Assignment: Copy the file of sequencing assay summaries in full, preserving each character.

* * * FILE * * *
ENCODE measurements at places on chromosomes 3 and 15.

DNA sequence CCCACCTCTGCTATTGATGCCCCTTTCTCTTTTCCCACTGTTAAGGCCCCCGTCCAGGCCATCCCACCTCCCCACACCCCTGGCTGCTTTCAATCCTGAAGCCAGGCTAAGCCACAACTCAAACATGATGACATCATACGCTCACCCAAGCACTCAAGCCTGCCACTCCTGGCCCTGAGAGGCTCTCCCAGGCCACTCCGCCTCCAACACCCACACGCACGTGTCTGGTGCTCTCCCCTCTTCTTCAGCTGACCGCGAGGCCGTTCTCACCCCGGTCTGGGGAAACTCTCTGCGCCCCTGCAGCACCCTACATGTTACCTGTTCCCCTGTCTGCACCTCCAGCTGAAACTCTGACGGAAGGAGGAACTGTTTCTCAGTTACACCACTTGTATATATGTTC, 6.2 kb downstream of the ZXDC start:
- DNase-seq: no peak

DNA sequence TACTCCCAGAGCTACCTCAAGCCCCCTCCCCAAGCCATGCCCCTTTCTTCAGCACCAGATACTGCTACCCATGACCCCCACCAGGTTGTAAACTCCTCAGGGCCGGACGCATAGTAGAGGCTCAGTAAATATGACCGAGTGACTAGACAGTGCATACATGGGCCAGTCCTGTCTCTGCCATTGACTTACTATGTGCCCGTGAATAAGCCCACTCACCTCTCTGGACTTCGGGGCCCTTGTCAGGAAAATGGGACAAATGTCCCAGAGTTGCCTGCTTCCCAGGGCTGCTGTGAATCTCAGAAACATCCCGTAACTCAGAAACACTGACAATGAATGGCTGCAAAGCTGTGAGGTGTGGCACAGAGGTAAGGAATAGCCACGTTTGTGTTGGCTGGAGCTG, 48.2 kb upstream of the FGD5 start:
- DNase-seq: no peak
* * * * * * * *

ENCODE measurements at places on chromosomes 3 and 15.

DNA sequence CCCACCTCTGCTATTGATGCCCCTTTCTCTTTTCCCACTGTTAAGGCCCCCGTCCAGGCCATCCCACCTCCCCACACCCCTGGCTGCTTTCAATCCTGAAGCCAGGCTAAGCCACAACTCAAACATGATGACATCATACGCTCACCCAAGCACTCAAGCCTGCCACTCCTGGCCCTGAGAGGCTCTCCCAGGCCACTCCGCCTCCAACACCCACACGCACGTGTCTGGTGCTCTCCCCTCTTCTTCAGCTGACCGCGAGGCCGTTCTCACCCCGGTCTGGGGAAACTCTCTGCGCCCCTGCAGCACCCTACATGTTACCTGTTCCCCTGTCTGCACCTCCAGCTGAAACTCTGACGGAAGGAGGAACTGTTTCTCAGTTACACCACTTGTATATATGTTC, 6.2 kb downstream of the ZXDC start:
- DNase-seq: no peak

DNA sequence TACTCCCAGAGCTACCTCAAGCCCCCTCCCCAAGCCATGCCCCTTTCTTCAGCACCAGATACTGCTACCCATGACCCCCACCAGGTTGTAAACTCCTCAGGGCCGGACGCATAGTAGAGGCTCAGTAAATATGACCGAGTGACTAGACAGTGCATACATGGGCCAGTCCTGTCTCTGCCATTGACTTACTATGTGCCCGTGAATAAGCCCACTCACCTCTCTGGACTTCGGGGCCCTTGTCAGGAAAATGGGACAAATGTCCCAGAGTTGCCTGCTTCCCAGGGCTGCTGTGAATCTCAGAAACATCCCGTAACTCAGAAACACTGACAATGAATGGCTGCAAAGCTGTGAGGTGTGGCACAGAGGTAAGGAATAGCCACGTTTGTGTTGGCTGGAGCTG, 48.2 kb upstream of the FGD5 start:
- DNase-seq: no peak